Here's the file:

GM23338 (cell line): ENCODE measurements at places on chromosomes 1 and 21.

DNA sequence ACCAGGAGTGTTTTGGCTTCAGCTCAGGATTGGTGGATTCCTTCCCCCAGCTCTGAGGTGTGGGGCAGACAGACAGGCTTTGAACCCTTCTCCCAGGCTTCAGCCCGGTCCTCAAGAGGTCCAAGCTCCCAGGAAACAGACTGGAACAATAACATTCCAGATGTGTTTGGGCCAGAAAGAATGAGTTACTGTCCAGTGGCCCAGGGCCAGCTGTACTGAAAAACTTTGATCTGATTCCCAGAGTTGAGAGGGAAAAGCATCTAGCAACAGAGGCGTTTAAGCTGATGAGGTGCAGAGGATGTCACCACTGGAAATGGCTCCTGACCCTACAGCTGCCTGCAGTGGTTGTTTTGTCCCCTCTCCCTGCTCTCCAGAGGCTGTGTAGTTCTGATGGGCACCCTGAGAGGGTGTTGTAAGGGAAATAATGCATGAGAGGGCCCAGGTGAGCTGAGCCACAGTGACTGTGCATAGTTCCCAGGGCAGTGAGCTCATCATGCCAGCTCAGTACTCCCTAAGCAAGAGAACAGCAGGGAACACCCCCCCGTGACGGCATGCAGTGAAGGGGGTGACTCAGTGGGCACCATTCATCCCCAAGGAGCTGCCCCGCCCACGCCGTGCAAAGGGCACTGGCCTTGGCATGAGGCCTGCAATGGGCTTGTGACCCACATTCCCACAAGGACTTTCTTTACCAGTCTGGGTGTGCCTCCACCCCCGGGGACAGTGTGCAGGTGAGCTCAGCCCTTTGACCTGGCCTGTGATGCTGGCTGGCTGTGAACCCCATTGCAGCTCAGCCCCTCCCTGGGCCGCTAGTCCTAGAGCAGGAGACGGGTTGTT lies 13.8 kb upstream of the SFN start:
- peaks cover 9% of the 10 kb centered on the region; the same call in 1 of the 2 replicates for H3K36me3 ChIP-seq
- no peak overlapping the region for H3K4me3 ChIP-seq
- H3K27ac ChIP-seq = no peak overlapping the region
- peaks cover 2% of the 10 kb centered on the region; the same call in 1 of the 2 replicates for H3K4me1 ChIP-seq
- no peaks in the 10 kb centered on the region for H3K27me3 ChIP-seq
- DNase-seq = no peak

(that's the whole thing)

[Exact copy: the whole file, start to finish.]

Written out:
GM23338 (cell line): ENCODE measurements at places on chromosomes 1 and 21.

DNA sequence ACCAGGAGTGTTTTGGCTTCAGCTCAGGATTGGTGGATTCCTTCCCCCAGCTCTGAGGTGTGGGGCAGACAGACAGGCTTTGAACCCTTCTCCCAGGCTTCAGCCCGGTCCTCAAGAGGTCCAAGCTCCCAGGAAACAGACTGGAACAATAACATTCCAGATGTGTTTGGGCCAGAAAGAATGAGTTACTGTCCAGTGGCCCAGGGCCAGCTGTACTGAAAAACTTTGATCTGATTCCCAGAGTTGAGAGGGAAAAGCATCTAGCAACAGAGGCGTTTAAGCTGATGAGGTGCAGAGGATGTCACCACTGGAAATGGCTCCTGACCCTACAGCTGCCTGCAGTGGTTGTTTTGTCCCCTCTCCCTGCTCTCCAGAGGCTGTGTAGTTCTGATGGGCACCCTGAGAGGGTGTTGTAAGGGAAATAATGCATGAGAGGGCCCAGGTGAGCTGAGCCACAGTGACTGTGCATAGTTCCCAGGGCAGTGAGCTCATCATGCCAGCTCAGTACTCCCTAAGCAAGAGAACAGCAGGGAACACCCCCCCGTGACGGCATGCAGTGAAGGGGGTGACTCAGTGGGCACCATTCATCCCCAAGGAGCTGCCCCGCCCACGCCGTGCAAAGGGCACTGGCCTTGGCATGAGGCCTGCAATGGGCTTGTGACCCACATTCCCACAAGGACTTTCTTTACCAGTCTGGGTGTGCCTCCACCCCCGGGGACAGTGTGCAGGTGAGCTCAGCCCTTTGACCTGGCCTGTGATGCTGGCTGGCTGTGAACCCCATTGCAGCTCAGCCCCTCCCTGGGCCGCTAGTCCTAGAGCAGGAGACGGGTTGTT lies 13.8 kb upstream of the SFN start:
- peaks cover 9% of the 10 kb centered on the region; the same call in 1 of the 2 replicates for H3K36me3 ChIP-seq
- no peak overlapping the region for H3K4me3 ChIP-seq
- H3K27ac ChIP-seq = no peak overlapping the region
- peaks cover 2% of the 10 kb centered on the region; the same call in 1 of the 2 replicates for H3K4me1 ChIP-seq
- no peaks in the 10 kb centered on the region for H3K27me3 ChIP-seq
- DNase-seq = no peak